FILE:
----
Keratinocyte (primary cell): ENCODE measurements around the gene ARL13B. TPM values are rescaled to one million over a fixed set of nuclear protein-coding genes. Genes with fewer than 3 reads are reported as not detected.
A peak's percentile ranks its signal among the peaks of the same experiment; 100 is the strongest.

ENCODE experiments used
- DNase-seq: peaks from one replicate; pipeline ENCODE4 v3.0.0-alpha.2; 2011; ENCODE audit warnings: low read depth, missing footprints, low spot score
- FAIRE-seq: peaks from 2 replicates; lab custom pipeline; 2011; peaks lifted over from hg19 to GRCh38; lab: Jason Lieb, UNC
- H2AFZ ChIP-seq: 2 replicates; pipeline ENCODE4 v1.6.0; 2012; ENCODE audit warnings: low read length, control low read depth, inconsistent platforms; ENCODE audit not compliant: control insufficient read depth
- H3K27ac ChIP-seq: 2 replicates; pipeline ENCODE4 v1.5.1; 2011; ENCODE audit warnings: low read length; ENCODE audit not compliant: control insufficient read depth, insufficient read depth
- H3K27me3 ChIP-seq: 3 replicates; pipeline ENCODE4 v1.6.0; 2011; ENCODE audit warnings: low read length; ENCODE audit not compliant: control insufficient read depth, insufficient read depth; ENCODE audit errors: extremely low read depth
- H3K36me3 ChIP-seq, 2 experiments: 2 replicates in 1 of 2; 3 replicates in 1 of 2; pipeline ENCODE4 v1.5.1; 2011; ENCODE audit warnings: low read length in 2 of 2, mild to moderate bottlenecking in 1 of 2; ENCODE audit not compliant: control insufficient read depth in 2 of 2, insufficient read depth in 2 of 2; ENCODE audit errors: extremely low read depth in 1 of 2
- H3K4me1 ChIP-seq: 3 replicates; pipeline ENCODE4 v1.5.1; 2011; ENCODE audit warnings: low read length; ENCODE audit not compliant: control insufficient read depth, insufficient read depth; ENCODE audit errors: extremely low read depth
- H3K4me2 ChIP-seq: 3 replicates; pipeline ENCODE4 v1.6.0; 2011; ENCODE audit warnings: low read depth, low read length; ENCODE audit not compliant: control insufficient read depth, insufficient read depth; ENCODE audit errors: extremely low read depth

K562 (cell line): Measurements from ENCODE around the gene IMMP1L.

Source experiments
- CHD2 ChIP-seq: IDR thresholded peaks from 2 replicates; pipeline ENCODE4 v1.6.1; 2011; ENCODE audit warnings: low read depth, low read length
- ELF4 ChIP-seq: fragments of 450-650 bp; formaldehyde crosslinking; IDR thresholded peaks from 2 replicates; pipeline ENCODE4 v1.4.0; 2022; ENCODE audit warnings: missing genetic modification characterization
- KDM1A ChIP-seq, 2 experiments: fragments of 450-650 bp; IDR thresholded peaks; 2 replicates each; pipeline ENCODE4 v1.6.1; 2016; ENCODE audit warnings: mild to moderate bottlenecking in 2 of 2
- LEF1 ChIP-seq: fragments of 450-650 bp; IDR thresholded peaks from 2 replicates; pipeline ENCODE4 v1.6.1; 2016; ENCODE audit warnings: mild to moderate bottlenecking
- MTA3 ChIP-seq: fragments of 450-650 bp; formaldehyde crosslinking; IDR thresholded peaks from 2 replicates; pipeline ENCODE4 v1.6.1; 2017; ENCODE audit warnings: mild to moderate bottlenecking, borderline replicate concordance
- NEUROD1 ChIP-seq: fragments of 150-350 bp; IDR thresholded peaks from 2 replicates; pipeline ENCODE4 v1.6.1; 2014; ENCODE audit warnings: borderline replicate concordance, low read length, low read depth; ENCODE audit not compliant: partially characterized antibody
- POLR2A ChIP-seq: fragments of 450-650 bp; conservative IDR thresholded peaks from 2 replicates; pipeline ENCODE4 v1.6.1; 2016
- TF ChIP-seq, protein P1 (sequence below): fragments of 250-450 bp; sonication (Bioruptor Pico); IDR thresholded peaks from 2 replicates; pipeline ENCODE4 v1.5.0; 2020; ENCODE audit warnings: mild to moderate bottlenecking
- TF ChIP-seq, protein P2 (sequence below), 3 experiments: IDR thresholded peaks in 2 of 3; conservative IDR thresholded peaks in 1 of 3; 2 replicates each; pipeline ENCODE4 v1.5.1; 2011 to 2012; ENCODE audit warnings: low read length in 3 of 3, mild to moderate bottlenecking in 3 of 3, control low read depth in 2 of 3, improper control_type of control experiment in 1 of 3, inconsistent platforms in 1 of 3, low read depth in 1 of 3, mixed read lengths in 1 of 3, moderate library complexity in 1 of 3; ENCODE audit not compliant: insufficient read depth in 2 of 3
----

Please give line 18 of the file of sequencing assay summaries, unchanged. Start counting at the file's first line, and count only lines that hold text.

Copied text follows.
- MTA3 ChIP-seq: fragments of 450-650 bp; formaldehyde crosslinking; IDR thresholded peaks from 2 replicates; pipeline ENCODE4 v1.6.1; 2017; ENCODE audit warnings: mild to moderate bottlenecking, borderline replicate concordance